#vinb post-show blog 25 April - Relentless economic contraction

Vincent Browne responds to comments on last night's show with Minister for Transport, Tourism and Sport Leo Varadkar, Independent TD Stephen Donnelly, Catherine Halloran of the Irish Daily Star and Sinn Féin TD Padraig Mac Lochlainn on the fiscal treaty. {jathumbnailoff}

I think there is a serious issue about the Government agreeing or instigating the gun-to-head provision in the ESM Treaty, at a time when they knew (a) there was a possibility there would be a referendum on the Fiscal Treaty here and (b) there was a possibility a majority would vote No. Why did they go along with that? Michael Noonan says they did not disagree with this provision. Why?

Also on Michael Noonan, he was talking at the Oireachtas Committee on Finance today and started off by suggesting the economy was doing well because there had been 0.7% growth in 2011 and “this is the first increase in economic growth since 2007”. This was consistent with repeated claims by Enda Kenny and Eamon Gilmore that this government “stabilised” the economy.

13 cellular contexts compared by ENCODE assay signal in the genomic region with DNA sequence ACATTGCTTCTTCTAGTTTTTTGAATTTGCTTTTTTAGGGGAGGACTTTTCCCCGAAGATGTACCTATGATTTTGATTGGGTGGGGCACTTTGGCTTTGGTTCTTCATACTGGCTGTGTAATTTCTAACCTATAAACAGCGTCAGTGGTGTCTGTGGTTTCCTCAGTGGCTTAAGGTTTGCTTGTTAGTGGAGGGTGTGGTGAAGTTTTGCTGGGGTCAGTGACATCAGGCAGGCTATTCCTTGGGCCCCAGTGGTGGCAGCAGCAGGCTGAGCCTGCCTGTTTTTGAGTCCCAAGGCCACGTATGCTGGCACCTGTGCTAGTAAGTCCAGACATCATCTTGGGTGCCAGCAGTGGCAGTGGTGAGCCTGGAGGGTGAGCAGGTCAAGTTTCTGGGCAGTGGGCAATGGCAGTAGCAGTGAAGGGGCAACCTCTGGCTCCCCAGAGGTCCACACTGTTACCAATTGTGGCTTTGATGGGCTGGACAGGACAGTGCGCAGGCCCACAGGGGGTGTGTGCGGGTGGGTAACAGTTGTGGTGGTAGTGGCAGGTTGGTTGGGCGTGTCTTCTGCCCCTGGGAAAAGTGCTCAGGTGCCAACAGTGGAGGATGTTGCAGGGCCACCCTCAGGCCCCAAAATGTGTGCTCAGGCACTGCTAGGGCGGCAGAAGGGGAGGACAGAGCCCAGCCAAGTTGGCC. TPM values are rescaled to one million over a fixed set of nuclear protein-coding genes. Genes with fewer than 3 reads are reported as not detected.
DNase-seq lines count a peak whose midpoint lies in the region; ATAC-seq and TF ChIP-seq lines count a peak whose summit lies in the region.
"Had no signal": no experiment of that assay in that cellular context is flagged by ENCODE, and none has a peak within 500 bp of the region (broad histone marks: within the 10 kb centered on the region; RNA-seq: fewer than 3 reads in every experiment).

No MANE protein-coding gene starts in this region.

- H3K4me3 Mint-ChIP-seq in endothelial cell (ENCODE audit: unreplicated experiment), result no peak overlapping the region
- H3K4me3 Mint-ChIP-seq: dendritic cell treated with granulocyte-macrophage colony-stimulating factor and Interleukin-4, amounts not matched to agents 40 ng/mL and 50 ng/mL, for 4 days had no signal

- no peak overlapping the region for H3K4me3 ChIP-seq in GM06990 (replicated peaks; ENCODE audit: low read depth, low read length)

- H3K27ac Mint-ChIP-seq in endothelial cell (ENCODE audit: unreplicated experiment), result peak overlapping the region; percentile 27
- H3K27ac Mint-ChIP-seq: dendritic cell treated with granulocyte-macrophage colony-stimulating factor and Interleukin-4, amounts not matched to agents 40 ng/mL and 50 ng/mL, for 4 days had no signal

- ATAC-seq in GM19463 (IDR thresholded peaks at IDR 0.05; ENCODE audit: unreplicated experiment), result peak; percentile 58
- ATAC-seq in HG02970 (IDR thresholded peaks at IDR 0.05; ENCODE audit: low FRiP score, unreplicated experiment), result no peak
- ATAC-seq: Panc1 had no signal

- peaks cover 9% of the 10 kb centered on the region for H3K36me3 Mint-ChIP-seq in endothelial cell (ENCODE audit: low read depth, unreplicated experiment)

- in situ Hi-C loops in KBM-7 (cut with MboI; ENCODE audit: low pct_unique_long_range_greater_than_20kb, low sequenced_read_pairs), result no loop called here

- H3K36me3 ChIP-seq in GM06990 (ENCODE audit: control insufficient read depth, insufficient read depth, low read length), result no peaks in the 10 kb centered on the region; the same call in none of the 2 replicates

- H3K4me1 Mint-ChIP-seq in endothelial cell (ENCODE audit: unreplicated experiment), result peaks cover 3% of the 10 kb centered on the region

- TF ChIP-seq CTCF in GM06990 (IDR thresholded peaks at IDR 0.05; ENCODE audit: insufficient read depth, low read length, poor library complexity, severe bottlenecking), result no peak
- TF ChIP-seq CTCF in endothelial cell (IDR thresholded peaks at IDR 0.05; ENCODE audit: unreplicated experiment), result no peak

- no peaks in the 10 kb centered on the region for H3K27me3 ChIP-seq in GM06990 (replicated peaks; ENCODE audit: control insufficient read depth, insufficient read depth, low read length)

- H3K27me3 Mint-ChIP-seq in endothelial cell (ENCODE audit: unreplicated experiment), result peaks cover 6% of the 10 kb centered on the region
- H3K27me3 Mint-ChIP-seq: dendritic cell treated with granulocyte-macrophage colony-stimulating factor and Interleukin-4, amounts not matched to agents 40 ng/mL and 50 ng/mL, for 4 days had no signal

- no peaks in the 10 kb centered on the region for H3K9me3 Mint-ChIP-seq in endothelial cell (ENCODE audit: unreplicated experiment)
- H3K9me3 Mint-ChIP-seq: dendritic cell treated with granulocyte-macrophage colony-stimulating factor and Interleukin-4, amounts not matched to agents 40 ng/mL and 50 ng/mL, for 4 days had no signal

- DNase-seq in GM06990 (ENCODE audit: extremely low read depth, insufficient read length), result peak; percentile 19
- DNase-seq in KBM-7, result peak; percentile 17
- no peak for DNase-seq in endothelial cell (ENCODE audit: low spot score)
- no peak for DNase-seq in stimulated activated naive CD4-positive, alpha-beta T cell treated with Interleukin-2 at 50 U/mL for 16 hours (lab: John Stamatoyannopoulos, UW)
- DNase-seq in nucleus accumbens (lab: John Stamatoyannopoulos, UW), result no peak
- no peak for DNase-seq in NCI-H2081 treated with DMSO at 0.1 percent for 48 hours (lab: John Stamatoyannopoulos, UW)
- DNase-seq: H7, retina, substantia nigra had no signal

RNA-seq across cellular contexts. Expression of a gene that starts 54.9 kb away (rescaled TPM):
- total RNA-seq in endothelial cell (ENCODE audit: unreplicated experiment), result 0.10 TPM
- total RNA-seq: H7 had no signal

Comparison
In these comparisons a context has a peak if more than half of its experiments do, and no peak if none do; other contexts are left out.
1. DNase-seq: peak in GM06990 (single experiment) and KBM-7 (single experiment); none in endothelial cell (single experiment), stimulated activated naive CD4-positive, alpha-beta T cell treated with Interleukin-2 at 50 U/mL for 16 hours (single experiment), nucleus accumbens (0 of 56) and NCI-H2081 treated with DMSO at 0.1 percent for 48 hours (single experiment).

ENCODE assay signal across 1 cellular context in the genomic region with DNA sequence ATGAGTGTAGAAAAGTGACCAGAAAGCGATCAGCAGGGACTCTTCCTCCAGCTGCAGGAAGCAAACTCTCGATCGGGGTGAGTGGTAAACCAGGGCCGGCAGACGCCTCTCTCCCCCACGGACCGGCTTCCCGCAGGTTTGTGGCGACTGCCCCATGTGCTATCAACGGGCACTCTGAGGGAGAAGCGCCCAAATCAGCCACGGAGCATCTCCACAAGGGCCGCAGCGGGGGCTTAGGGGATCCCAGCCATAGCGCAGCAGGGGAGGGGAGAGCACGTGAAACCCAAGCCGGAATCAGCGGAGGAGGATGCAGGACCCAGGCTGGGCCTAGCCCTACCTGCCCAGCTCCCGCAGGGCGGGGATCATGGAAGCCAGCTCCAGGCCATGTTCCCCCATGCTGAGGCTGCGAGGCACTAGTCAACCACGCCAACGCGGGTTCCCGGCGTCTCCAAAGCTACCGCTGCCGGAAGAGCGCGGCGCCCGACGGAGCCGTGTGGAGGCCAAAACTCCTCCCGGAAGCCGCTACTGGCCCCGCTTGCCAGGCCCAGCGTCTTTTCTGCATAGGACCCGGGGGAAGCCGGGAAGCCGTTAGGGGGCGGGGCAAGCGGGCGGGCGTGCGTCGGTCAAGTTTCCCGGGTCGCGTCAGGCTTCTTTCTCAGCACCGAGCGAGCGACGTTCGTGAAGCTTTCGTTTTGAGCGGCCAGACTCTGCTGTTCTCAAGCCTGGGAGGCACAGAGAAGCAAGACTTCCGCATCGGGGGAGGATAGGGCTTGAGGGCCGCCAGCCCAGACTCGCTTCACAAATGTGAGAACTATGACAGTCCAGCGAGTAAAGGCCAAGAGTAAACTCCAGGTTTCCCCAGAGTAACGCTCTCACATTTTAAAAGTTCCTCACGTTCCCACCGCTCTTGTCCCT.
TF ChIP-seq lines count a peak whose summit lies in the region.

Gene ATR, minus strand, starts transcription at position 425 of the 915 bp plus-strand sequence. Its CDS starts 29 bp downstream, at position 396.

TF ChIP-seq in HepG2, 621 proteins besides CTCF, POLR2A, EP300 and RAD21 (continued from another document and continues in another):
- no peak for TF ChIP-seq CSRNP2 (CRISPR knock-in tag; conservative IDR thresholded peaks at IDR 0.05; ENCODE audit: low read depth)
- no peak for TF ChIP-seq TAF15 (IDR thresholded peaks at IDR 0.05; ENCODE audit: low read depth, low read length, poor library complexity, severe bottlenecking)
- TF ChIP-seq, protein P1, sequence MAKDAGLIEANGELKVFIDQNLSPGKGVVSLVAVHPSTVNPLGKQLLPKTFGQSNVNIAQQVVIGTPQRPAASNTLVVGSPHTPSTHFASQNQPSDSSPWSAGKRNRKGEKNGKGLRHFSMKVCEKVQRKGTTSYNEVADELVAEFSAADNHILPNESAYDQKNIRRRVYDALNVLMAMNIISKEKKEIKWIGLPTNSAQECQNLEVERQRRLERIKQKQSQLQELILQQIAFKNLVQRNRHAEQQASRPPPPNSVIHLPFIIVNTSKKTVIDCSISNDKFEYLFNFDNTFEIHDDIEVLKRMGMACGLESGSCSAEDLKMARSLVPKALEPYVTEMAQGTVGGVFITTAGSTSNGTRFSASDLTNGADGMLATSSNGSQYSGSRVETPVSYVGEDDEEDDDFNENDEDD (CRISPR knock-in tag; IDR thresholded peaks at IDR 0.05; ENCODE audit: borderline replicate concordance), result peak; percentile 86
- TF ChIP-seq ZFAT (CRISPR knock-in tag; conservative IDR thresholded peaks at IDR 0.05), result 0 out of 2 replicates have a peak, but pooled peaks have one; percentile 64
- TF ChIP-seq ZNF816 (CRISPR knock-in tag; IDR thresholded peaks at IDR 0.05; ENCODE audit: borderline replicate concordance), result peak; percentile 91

There seems to be  denial about the reality. While there was a 0.7% GDP growth in 2011, the figure is fairly meaningless because, for Ireland GDP is fairly meaningless. It is GNP figures that matter and in 2011 there was a contraction of 2.5% and a contraction of 7.2% in the final quarter of 2011, as compared with the final quarter of 2010.

The reality is Government policies are devastating the economy but a government committed to persisting with the same policies doesn’t want to acknowledge the damage being done.

And the depressing reality is that this will continue relentlessly for years and years because of the new fiscal rules being introduced via the Fiscal Treaty.

(PS: The CSO states: Gross Domestic Product (GDP) represents the total value added (output) in the production of goods and services in the country. Gross National Product (GNP) is the sum of GDP and Net Factor Income (NFI). NFI is the difference between investment income (interest, profits etc.) and labour income earned abroad by Irish resident persons and companies (inflows) and similar incomes earned in Ireland by non-residents (outflows). The outflows invariably greatly exceed the inflows, which means the more reliable measurement of the economy is GNP.)